Past the moving mesh, the water enters a system of centrifuges that take out anything else solid. Next, the water swirls around for a long time with a living colony of bacteria that eat tiny stuff bad for us, and reproduce. They swirl in a manner a little similar to the river that runs around Wet N Wild, always with a current that pushes folks along. They eat stuff bad for us people, age and reproduce.
A team of biologists works at keeping this living colony (for which the water is food) at the right equilibrium of young bacteria and old bacteria, as the circle of life becomes one with the swirl down your drain. At the end, the end-of-life bacteria fall to the bottom of the tank, and are eliminated.
The water of the top of this swirl is getting fairly clean now, and its surface layer is skimmed over a special spillway, having risen to the top, literally. This pretty-water stream is then run through a physical micro-filtration system, which takes out any fine particles that have made it through. Once a day or so, a machine comes along and pushes water backwards through the filters, directing this dirt-laden flow away, making the filters ready for another automated day filtering tiny particles from the water stream. Entering this process, the water flow looks notably clear, already.
After physical filtration, the water is pumped into a long labyrinth of channels where the water mingles with added chlorine, to a certain percentage, for 90 minutes. This kills all pathogens that might have made it through the increasingly fine filters.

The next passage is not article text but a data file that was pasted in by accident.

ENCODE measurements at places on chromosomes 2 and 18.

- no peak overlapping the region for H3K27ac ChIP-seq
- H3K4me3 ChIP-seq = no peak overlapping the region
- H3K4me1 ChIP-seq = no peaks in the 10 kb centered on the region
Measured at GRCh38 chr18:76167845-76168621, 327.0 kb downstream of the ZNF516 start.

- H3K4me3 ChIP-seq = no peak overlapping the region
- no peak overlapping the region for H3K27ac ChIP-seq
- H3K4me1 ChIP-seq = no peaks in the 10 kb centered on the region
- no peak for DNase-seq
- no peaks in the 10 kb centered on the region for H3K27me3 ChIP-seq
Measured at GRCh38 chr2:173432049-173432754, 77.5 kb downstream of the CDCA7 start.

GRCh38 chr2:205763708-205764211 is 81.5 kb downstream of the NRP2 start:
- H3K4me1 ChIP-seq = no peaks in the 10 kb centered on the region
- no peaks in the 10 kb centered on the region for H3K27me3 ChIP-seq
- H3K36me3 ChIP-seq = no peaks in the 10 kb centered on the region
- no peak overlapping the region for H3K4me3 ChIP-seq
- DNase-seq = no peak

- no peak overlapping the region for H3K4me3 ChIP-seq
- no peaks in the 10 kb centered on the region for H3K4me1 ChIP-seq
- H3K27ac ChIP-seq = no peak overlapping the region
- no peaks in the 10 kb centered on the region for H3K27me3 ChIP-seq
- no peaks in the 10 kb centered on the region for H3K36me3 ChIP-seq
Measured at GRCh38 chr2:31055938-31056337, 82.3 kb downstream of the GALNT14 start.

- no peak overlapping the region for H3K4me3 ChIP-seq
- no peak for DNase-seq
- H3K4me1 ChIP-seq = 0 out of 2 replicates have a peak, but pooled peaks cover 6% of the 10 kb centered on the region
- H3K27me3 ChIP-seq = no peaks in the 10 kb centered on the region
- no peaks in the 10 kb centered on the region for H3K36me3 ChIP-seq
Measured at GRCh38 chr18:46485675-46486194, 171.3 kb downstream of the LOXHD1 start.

Throughout, the city plant chugs along, adding to the reservoir 125,000 to 250,000 gallons of golf course water 16 hours a day, plus or minus. The golf courses can turn their pumps on and fill their water hazards, which in turn will pressurize their sprinklers, whenever they want. And the water authority’s distribution system to the golf courses is mostly gravity powered.
I’ll see if I can hunt down the economics of the deal – how much less it costs to run the plant than it would to pay for energy to life so many gallons of water up to the west edge of the valley.
In the meantime, the treatment of our sewage – turning it legally pure and releasing it back to the Colorado – is wickedly expensive. Some analysts contend it is what has brought North Las Vegas to its knees. They used to have Las Vegas treat their sewage – it didn’t cost much more, and you could divide the cost over many more thousands of people. They they decided to build their own plant. Essentially, this doubled the overall cost to get the job done, and thus individual per-citizen cost doubled. NLV revenue did not increase – hence their fiscal crisis.
1983 was not that unusual. It wasn’t unusual for the US Dept. of Reclamation to fail to hit the target for how full to let Lake Mead get. What was unusual was that it was so obvious.
You see, if your target is to fill Lake Mead to the 65% level, and you make a mistake and it ends up filled to 80%, no one but your supervisor will be able to tell. The casual observer can’t see the difference.
But when Lake Mead is already 90% full and your target is 95% but it actually goes to 101% – well, that’s what happened in 1983. The video shows water coming over the spillways at the top of the dam. Bureau of Reclamation actually placed six-foot tall plywood extensions to make the spillway even higher, to stop the spectacle.
I was reminded of all this as I checked on the snowpack above Lake Powell. We’re only a third of the way through the water year and still holding above average, and much better than recent years past. We are reminded of the folly in trying to forecast each year based on last years’ activity, even for the “experts”.